Student debt, an issue that has been on the minds of a growing number of college students and graduates, is finally getting some much needed national attention. Earlier this week, President Obama signed an executive order to help ease the burden that millions are shouldering. Over five million more people will now have debt payments capped at 10% of income and loan forgiveness after 20 years of payments.
Not surprisingly, the student debt issue has caught the attention of more than just the government. In fact, entrepreneurs with tarnished reputations are now offering to “help” students and graduates with their debt. Enter the blossoming student debt relief industry.
Many of these businesses aren’t new to the game. BBB has confirmed several connections between previous debt negotiation companies and current student debt relief companies. After coming under fire over questionable practices from the Federal Trade Commission (FTC) and BBB in 2010, the debt negotiation industry simply evolved their old practices to apply to a more specific and, arguably, more vulnerable population: students.
The way they do it is simple. Student debt relief businesses target college graduates riddled with debt by charging a fee for services to help reduce the debt – the same services offered by the government for free. While it’s not technically illegal to charge for services that are available free from the government, it’s not hard to see that some customers may feel taken advantage of.
Some early adopters of the current business model also make claims that raise red flags. A report done last year by the National Consumer Law Center (NCLC) outlines many of the problems identified with these businesses. Some say their businesses are affiliated with government programs, claims which were found to be false. Some claim that they offer several repayment plans when in reality the only service they offer is assistance in consolidation of loans into one payment. A majority of student debt relief services also fail to disclose the fact that the services they are providing are offered elsewhere for free.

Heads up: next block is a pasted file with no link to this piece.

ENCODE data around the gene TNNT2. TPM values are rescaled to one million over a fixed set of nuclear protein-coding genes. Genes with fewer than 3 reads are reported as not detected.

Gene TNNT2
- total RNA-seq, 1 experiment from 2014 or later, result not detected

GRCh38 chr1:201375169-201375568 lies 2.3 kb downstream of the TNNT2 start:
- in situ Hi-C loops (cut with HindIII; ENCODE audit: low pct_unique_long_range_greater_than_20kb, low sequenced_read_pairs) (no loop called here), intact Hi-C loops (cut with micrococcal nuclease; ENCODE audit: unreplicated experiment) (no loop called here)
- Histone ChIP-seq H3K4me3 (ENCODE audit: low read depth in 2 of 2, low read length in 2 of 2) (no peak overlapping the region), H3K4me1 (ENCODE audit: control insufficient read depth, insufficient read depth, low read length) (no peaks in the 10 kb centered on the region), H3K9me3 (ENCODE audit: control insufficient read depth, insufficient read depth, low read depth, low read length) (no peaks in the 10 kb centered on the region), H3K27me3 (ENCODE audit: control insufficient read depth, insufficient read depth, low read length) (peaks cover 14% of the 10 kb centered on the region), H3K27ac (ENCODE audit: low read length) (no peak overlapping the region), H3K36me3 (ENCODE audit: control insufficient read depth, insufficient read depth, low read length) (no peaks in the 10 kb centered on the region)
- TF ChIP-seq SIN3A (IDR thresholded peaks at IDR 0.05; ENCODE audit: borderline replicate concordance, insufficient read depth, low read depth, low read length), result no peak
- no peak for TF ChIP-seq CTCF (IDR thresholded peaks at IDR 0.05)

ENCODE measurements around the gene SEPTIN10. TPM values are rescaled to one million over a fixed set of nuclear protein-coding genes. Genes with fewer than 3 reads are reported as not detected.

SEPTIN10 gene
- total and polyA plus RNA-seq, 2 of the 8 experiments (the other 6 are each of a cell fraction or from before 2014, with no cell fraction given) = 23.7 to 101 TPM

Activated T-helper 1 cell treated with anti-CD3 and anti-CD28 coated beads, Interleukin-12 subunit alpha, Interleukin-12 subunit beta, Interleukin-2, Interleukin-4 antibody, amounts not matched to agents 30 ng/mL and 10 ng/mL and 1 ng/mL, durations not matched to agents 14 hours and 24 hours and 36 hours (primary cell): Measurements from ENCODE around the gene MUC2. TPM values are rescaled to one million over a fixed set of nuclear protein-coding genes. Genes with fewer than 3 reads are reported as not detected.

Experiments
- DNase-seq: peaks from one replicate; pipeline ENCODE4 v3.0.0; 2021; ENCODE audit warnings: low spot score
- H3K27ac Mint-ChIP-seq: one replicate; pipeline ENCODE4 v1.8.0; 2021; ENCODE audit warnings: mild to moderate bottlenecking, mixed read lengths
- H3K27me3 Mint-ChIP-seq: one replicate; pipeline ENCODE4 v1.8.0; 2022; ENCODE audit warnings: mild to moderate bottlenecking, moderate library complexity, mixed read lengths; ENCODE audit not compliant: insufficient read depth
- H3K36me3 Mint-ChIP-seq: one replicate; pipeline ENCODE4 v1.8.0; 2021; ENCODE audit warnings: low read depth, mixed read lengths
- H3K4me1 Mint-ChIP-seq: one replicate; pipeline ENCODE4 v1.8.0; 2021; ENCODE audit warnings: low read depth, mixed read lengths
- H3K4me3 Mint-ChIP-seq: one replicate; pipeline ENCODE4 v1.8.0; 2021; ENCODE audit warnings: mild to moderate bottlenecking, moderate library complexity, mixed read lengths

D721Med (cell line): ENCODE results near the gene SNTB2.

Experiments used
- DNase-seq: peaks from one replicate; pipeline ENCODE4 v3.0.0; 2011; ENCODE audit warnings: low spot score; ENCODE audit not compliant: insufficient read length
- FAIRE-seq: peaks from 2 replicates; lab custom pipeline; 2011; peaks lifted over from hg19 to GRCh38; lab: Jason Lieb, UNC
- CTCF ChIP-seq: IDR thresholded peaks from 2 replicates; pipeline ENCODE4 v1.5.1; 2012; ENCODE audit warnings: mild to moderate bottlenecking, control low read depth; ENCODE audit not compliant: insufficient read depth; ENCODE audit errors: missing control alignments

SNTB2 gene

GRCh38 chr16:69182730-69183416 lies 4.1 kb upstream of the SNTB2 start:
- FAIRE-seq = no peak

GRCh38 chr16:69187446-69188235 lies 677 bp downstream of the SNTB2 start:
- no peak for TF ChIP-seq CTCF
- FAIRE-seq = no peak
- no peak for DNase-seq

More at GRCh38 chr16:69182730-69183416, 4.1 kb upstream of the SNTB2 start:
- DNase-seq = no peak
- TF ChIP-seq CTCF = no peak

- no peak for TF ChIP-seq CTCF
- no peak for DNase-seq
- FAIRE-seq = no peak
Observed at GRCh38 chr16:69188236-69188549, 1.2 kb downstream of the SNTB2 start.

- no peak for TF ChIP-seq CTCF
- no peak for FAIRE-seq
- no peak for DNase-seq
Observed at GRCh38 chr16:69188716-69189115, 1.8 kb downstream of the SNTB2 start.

While claiming that services will be provided for a set, low monthly fee, student debt relief businesses often significantly increase the price shortly after an agreement is made. And beyond that, the services aren’t actually provided. People already struggling with debt from student loans simply cannot afford to fall prey to those trying to take advantage of them.
From a current college student’s point of view, I can attest to the fact that the pressures of life in “the real world” can seem overwhelming, and the mountain of debt that faces so many of us as soon as we graduate makes it that much worse. It can be incredibly tempting to jump at offers that seem like an answer to your prayers, but don’t let yourself be taken in by those that may seek to capitalize on your fears. To avoid the bad actors, the BBB suggests you be on the lookout for these warning signs:
- Attempting to convince you that you can’t complete the debt management process on your own. In fact, the process can be done for free through the Department of Education and is typically fairly straightforward.
- Stressing consolidation as the solution for everyone’s debt issues. Many people would not benefit from consolidating their loans and should explore other options.
- Providing little to no information about staff credentials and who the employees and owners are. A reputable business should make it clear who is behind business and why they are trustworthy.
- Being unclear or confusing about the price of the services. Any business should be clear about all prices and fees.
As always, research any company you are planning on doing business with by visiting bbb.org. BBB Business Reviews show the BBB rating from A+ to F, a summary of consumer complaints, if any, and more.